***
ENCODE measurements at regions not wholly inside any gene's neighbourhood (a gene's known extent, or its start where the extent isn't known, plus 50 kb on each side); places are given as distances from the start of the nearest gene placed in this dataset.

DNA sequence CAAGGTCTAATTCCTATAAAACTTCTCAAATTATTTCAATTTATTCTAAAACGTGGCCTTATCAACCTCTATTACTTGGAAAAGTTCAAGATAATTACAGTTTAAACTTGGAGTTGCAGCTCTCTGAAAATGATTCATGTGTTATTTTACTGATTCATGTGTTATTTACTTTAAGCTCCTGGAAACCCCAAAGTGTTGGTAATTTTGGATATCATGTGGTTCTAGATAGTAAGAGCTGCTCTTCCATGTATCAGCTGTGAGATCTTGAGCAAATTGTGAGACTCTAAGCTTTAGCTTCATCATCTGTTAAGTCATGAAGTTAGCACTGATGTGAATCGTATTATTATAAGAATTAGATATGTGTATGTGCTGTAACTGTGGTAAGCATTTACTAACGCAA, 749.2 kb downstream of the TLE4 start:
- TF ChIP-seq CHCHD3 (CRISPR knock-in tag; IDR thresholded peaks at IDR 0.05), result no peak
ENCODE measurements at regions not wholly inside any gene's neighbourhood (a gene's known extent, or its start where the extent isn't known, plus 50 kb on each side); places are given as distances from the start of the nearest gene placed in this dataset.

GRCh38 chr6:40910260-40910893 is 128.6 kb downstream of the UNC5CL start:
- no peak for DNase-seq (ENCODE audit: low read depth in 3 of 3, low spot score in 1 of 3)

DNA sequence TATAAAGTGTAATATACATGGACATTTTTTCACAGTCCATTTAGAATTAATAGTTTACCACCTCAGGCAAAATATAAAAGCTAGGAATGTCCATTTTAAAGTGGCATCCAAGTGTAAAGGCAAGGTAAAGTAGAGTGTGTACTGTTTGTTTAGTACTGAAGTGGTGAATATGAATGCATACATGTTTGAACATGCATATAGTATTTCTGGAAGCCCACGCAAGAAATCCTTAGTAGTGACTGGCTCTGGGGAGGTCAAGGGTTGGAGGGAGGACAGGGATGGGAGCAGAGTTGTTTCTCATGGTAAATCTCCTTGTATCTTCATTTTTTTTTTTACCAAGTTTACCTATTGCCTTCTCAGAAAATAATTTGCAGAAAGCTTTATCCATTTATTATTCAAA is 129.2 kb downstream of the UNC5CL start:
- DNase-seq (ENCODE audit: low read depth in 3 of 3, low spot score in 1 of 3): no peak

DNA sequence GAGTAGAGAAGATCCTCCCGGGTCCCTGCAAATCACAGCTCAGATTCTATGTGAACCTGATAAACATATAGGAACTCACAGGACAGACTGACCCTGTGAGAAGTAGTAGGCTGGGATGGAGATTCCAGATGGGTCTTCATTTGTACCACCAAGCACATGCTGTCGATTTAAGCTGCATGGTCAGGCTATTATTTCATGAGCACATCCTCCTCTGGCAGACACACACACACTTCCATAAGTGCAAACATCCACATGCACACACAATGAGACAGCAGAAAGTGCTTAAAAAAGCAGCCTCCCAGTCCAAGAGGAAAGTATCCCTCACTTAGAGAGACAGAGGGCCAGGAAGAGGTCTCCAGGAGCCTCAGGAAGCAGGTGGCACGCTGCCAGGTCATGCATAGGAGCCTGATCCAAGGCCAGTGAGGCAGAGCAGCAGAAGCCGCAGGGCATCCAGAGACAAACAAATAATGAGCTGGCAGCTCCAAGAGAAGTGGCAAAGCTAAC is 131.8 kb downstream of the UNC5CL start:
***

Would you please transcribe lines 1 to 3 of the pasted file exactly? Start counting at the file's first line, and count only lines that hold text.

ENCODE measurements at regions not wholly inside any gene's neighbourhood (a gene's known extent, or its start where the extent isn't known, plus 50 kb on each side); places are given as distances from the start of the nearest gene placed in this dataset.

DNA sequence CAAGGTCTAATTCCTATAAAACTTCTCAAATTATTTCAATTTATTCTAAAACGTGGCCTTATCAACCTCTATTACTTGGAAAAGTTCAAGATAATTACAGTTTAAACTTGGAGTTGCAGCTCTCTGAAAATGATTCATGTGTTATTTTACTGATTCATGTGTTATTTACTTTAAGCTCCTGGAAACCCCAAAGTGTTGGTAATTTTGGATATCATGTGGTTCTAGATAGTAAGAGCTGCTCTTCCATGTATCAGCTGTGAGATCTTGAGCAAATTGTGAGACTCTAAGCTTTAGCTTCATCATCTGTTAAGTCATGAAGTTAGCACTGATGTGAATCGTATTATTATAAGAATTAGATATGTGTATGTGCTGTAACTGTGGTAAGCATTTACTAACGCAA, 749.2 kb downstream of the TLE4 start:
- TF ChIP-seq CHCHD3 (CRISPR knock-in tag; IDR thresholded peaks at IDR 0.05), result no peak